Fitbit app and motivation
While the Versa can show a lot right there on your wrist, a lot of the power still resides in the mobile app.
The Fitbit app is excellent in displaying all your health and fitness stats in a clear and graphically informative way, including more historical data than you’ll see on the watch display.
There's a lot more, too - more than you'll get from Apple health, for instance. There is a great Friends league where you compete against other Fitbit users if you so wish - brilliant motivation to keep going for more steps. You can also compete against friends or yourself in interesting daily or weekly Challenges and virtual Adventures in real-life locations, such as the New York Marathon.
And there are hundreds of milestone badges to reward you along the way.
There is a ton of expert guidance in the app, too - telling you more about efficient workouts, cardio exercises, how to get better sleep, etc. The new Feed feature lets you join virtual groups where you can get advice and motivation for activities such as walking, hiking, healthy eating and Mind & Body matters.
Fitbit Versa vs Fitbit Ionic
Fitbit's two proper smartwatches are the Ionic and Versa. There are a lot of similarities, and some differences in design, price and features.
The smaller watchcase of the Versa is meant to appeal to women (and men) who found the Ionic too large. It’s smaller in all dimensions, and lighter, too – not that the Ionic was fat and heavy, although it certainly boasts a large display.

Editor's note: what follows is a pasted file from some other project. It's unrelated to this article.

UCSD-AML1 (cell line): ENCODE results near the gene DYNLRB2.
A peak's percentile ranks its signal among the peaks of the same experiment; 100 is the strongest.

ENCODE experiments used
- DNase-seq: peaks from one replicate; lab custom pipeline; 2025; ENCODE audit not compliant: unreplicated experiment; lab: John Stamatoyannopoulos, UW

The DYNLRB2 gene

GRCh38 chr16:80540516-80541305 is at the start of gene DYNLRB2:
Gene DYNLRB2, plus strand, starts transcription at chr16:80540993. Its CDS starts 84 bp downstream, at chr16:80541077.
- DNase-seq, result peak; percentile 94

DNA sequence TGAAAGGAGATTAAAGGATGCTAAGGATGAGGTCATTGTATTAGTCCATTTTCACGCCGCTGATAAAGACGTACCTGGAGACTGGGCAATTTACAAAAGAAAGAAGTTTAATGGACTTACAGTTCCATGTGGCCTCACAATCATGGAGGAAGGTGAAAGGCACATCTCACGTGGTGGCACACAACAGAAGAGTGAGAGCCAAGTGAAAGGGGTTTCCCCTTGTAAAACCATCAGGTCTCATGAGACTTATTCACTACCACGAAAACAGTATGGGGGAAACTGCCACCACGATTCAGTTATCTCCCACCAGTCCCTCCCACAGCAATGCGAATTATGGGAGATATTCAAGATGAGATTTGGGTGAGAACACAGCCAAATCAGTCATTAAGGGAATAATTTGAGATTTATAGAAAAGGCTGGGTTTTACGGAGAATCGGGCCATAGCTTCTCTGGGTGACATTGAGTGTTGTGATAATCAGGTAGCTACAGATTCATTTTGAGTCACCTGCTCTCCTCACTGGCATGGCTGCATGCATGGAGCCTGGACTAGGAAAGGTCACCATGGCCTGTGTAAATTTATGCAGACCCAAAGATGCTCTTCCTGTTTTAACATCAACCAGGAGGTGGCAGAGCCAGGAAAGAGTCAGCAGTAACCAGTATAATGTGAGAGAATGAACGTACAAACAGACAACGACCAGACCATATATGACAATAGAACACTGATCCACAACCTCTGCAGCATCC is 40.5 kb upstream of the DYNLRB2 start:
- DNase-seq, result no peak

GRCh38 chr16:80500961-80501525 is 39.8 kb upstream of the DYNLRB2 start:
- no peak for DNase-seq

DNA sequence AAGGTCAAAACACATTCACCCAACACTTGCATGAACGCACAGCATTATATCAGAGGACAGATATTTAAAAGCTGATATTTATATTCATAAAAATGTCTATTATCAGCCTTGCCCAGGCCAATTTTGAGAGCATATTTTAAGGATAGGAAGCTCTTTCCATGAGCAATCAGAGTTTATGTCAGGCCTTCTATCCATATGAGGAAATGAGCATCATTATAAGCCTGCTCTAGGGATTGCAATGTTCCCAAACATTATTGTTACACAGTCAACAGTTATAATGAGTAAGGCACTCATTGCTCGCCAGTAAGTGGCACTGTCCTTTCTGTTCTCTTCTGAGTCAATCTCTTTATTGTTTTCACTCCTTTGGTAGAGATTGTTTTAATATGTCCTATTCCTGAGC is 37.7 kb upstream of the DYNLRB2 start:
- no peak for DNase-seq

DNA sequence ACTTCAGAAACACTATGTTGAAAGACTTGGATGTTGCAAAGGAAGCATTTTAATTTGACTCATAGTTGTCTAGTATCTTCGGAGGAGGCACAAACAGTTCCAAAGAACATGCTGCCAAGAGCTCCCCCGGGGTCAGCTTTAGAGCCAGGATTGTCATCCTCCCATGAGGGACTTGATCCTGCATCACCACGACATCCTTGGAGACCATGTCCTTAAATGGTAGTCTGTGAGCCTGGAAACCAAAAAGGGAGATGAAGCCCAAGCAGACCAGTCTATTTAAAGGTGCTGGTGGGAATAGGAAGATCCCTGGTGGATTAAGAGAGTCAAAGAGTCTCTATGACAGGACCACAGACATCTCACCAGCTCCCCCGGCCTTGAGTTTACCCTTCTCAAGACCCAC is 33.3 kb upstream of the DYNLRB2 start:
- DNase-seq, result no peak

Versa screen size: 34mm diagonal, by 24.075mm high, and 24.075mm wide.
Ionic screen size: 35.99mm diagonal by 21mm high, and 29.23mm width.
Versa boasts nearly all the Ionic’s features, with the same health and fitness metrics tracked – plus apps, notifications and alerts, and music storage and control. Fitbit Coach is on both smartwatches, but Fitbit Pay works only on the Special Edition in the US; it's fine everywhere else.
Both are water resistant up to 50m deep.
The main difference aside from size is the Versa’s lack of built-in GPS. Instead, it can use the GPS on your phone. If you want to run phone-free you’ll need the Ionic - otherwise, it makes little odds. And if you want to use your watch for contactless payments you'll need to buy the more expensive Special Edition Versa.
The accessories are greater for the Versa – with metal straps choices denied to Ionic users.
The Ionic has a five-day battery life, compared to the Versa’s four-day battery. Battery life is important - who wants to be charging their watch when about to head out for an active day? But the Ionic's extra day is probably not going to be a deal breaker for people choosing between the two Fitbit smartwatches.
So other than the connected rather than built-in GPS and the wider choice of Versa straps the Ionic and Versa are essentially the same smartwatch – but differing in size, with the Versa smaller than the Ionic.
Fitbit Versa vs Fitbit Blaze